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Spring 2004
with tractor
August 2004
with draft horses
Summer 2006
Side Delivery Rake
with draft horses


Photos of Spring 2004 Haying

We rented our hayfield out to the neighboring farm this year for rotational purposes. Before he disked it up for his soybean crop, we were able to get it mowed. We used tractor power since "Joe", one of our Belgian draft horses foundered.

haying Paul starting to gather the windrow of cut grass.
haying Gathering the windrow.
haying Making a shock of hay.
haying Cyndi gathering the shock ...
haying ...the lift ...
haying ...and on to the hay wagon!
haying Laura, our tractor driver. Great job, Laura!


Photos of August 2004 Haying

This is a 2 acre pasture we use for our rotational grazing of our livestock. We let the clover / grass / alfalfa grow tall so the honey bees would benefit also. This pasture was cut and raked by draft power. Clover takes longer to dry than grass and heavy storms were forecasted. It was too wet to bale and too good of hay to be rained on. We decided to gather & feed loose.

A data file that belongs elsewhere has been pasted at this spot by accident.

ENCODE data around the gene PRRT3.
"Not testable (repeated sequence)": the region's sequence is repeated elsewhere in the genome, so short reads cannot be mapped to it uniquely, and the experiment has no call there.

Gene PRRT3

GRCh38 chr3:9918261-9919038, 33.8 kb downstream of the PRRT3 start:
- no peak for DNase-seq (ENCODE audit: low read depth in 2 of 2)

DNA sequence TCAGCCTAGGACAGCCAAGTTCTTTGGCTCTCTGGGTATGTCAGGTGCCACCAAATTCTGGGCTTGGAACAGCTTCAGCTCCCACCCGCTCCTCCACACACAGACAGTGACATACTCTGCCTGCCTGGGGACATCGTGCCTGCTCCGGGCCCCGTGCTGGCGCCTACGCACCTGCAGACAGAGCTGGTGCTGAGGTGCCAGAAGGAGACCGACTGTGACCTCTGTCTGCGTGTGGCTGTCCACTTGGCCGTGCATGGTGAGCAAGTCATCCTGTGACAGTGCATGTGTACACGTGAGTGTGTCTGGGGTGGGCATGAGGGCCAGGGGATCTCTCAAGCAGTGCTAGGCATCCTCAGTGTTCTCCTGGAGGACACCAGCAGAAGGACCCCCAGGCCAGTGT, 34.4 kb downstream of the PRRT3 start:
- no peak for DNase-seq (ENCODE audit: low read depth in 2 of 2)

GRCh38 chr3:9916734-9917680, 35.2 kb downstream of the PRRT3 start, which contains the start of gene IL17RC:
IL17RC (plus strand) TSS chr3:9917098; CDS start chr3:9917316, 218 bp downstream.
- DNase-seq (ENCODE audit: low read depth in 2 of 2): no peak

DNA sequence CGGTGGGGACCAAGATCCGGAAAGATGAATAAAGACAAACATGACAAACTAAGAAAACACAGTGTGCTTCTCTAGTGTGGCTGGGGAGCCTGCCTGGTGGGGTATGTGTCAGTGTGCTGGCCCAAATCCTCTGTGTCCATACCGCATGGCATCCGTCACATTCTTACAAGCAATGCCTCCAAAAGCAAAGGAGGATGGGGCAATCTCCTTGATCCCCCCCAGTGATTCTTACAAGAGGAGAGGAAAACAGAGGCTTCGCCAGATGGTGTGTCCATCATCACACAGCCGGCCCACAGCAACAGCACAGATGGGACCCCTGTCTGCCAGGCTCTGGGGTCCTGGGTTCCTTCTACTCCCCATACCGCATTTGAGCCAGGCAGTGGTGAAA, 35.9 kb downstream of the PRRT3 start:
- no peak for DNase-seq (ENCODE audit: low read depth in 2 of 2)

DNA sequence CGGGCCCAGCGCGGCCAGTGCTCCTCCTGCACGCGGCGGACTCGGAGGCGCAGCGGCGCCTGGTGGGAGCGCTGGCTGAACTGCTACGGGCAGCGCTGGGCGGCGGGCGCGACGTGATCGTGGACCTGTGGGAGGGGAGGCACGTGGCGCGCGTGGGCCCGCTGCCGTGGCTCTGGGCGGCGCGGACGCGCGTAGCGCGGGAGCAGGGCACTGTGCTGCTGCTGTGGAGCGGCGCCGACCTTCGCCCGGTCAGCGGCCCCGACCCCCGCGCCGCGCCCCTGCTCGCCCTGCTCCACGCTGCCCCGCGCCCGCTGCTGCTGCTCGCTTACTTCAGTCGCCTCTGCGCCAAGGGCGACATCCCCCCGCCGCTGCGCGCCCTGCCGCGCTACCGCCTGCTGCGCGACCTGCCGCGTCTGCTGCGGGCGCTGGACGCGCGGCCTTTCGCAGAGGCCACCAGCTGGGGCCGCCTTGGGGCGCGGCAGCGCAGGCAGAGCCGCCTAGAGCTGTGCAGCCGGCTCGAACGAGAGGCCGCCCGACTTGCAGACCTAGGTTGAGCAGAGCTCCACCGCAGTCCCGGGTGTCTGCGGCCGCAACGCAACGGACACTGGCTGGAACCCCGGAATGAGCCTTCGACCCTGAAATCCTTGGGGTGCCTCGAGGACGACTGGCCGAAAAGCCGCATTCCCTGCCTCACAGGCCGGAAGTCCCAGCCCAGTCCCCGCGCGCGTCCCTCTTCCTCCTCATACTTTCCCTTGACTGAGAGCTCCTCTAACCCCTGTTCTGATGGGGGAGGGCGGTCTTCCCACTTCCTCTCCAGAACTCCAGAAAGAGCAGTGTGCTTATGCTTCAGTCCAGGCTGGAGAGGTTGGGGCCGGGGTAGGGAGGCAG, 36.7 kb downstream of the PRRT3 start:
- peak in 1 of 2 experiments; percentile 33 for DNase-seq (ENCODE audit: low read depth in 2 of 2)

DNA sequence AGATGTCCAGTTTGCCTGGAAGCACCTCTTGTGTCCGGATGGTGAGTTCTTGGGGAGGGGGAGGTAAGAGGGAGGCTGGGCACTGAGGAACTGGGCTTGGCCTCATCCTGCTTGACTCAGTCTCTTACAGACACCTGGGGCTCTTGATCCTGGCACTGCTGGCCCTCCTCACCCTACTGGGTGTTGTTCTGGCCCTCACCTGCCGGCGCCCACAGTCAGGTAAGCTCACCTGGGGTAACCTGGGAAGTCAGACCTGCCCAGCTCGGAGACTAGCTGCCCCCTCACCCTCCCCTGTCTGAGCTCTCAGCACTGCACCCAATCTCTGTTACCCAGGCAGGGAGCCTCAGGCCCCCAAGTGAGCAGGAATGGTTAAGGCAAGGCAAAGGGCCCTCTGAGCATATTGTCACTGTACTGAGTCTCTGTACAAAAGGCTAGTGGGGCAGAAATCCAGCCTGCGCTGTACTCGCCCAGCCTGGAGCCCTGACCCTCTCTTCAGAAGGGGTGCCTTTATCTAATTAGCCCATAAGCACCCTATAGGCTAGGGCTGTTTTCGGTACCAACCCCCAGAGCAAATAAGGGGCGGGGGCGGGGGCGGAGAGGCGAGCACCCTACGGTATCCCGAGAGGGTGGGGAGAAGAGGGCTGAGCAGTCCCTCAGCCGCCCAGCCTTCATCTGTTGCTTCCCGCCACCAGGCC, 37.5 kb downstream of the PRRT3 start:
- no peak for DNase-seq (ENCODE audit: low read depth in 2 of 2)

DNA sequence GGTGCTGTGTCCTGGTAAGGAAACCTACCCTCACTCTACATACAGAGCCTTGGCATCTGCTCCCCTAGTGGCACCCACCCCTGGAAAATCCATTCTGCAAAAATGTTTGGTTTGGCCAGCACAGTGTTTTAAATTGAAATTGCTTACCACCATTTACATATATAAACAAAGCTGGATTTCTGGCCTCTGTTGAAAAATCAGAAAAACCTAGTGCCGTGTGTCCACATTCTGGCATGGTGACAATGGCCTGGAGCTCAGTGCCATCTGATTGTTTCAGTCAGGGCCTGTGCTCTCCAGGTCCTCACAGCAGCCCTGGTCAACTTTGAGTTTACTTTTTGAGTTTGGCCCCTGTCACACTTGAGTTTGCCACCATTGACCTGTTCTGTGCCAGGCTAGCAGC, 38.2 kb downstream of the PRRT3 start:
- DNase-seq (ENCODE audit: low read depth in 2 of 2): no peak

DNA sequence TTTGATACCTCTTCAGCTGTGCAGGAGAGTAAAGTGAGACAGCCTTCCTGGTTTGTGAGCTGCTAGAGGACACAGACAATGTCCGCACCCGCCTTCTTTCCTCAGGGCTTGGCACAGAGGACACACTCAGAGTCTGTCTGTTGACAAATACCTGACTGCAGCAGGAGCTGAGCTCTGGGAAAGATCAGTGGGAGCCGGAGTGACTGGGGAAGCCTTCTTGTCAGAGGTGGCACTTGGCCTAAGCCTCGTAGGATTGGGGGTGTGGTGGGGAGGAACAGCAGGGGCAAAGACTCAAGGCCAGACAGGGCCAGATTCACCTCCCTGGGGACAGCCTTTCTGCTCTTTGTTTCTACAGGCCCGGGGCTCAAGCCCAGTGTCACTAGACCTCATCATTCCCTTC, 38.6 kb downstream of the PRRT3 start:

Sure wish we still had the hay loader!

Bess, a registered Belgian mare.
Cyndi is driving the forecart. A forecart is used when the implement to be used does not have a tongue set up for horses.
Paul is gathering the hay in the field and pitching it up to Mike who distributes it on the hay wagon.
To make it easier on Paul, Cyndi keep the team close the windrow and moves the wagon at Paul's pace.
Stacking the hay properly on the wagon is very important for getting the most hay on the wagon. The outer edges of the wagon are stacked first, each forkful overlapping the previous one creating vertical walls that holds themselveselves upright. The center is then filled in. If Mike were to pile all the hay in the middle of the wagon, he would soon have a hard time keeping the hay from slipping off the sides of the hay 'mountain'.


Photo of Summer 2006

Raking the hay with a side delivery rake with Bess & Buck. Maverick is along to supervise.

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